After being locked down in our cities, or ever-more crowded countryside, the timing of these isolation-paradise movies is impeccable. But what hooks us into these escapist dreams, these illusions, is no different today than it was in the 19th century. Like pilgrimage itself, it taps into an eternal impulse within us all.
For much of the last four decades I have lived within walking distance of the Thames in London. This weekend I ventured out to explore a stretch of the river’s meandering upper reaches. Setting out from Lechlade in the very early morning mist only larks and reed warblers broke the silence.
This week I spent a glorious hour in conversation with Karwan Jamal Tahir on the topic of female Peshmerga soldiers - research for my book - 'Women Warriors'
Stanford is a Catholic and the content of his book is heavily weighted towards Christian routes and shrines such as Santiago de Compostela, Lourdes, and Rome. Nevertheless, he treads a balanced and respectful line across the wider religious terrain.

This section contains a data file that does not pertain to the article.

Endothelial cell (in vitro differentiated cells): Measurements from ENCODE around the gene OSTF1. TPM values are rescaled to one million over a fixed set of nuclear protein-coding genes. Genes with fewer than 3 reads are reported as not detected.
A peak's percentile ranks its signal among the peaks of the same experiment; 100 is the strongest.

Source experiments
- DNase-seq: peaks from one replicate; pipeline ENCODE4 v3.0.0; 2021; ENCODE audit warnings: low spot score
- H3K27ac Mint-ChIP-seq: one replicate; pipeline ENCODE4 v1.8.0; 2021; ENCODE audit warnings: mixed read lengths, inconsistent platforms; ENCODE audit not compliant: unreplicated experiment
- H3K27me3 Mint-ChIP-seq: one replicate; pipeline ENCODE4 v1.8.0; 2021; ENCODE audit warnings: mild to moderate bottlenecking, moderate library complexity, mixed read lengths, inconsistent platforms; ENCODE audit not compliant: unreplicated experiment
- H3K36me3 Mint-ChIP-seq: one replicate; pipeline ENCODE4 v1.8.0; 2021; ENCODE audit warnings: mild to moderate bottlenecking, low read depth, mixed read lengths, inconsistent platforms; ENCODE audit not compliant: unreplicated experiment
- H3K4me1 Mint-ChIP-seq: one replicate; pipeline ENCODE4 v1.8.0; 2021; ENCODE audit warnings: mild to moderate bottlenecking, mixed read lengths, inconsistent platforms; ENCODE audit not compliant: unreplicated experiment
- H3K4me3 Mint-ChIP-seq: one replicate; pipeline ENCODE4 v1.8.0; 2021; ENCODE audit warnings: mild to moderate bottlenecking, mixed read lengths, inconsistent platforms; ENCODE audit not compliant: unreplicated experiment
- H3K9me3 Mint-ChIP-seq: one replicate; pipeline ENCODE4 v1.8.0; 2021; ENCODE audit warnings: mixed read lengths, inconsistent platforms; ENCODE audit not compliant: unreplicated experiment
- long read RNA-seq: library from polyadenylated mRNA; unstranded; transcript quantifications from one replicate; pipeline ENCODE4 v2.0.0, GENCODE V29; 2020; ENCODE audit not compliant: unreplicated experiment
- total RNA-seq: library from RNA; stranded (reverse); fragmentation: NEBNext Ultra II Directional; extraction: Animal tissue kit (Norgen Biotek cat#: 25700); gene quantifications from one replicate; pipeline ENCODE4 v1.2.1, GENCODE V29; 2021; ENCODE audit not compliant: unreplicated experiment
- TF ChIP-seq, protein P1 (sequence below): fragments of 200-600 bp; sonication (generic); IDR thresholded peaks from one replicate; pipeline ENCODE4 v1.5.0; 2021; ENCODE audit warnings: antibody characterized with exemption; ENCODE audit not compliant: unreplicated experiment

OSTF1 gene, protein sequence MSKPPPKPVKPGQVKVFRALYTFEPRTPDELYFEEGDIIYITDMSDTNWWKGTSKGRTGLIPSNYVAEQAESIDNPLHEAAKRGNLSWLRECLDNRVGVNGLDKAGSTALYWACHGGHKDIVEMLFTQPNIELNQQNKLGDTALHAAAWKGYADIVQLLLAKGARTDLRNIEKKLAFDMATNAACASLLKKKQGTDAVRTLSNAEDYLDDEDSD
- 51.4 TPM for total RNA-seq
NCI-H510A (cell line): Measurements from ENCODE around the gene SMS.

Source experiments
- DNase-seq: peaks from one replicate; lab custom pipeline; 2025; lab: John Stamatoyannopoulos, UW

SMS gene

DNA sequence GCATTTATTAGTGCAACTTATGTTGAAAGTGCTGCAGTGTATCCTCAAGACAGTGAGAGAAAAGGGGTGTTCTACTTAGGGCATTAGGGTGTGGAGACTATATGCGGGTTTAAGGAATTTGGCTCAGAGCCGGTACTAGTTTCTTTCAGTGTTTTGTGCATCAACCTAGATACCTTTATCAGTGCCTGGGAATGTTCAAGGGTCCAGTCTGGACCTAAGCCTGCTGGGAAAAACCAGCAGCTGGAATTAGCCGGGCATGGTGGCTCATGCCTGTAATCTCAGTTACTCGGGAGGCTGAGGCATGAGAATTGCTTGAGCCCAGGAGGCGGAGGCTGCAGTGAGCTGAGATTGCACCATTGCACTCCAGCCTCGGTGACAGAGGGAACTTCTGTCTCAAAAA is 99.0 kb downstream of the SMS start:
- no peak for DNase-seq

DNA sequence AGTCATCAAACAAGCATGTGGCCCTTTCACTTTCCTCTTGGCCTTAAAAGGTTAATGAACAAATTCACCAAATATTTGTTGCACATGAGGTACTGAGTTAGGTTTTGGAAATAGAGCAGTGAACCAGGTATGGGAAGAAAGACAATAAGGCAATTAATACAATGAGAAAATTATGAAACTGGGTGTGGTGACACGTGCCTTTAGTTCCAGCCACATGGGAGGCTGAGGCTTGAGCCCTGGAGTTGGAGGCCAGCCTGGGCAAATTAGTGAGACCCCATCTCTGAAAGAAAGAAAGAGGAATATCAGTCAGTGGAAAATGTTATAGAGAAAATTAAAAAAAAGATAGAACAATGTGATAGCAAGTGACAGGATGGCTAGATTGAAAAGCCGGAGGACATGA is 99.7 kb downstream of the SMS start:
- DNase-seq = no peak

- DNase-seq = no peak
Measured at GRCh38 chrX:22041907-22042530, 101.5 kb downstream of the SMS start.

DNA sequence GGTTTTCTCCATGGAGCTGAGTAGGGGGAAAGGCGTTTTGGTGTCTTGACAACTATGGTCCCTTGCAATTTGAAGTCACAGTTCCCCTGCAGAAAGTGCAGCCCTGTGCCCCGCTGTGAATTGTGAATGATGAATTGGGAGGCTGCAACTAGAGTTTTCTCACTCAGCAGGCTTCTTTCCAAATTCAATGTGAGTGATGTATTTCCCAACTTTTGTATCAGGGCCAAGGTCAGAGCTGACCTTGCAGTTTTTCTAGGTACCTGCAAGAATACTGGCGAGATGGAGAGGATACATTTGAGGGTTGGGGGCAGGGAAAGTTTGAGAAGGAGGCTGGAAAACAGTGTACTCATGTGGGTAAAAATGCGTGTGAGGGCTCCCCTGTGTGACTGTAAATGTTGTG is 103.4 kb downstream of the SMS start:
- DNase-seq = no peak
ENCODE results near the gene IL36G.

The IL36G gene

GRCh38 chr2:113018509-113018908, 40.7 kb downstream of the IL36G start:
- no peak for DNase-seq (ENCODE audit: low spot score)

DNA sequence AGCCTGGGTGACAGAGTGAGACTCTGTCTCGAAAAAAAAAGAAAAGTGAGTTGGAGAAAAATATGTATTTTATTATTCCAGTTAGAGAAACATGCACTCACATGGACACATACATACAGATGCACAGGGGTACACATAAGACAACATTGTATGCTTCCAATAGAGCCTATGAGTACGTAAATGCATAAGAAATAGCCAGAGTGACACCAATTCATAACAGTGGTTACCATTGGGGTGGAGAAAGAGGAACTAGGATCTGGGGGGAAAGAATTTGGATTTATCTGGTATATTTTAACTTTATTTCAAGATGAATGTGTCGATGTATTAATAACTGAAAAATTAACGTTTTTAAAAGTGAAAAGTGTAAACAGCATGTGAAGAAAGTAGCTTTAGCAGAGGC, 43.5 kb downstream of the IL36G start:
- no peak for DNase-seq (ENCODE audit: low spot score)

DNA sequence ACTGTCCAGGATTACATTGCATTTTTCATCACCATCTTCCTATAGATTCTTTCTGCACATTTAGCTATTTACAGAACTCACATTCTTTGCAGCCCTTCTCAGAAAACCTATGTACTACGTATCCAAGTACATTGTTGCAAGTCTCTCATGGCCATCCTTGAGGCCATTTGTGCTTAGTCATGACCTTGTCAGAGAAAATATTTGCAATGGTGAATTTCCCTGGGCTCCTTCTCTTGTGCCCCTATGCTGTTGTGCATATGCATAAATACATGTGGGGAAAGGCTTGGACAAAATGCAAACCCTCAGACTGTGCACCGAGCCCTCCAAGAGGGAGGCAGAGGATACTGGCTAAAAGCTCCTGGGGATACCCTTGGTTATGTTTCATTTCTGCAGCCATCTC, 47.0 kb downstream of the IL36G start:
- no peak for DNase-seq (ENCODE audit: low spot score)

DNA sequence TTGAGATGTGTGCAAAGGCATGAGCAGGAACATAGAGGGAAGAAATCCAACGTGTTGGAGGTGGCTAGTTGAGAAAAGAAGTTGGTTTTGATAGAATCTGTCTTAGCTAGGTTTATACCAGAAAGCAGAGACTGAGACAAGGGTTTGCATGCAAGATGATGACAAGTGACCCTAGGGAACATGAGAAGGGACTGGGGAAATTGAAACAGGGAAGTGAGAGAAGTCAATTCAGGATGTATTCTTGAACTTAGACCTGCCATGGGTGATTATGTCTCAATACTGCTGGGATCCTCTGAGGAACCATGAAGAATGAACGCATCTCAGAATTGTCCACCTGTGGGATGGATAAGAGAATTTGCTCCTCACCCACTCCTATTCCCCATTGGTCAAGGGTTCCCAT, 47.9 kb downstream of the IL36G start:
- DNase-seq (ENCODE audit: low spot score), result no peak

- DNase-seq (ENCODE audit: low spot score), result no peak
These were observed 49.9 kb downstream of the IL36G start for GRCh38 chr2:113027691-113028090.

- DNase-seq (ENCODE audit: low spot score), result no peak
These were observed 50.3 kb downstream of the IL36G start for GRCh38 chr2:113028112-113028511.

Surely this is the richest fortune of all - not only to live a good life, but to recognise it as such.
Books are a key to the future - time to get back to the library to look for clues about tomorrow..
Trees and pilgrimage have been linked since ancient times, not least in the autumn
During the research for my book We are Pilgrims I encountered many pilgrim travellers but none quite like Martin Gray. Over the course of 38 years, this photographer and anthropologist has visited thousands of pilgrim sites and sacred places in 160 countries across the globe. His web-site World Pilgrimage Guide is an essential source of information for anyone contemplating … Continue reading A Life of Pilgrimage
Where shall we go this weekend? Where shall we go this summer? Until recently the answer depended on how itchy your feet, how expansive your wallet, how much time you could take away from work, school or family. It has been something of a shock to lose the liberty we once took so much for … Continue reading Lockdown Loopholes
On Tuesday I travelled to Toledo, that city which lies at the heart of La Mancha, Spain. Home to Cervantes, author of Don Quixote, and Judah Halevi, the medieval scholar. Both accompanied me and my friend George on our way through the city on this week’s virtual pilgrimage. Through these characters, George illuminated the current … Continue reading Tuesday’s Toledo Travelogue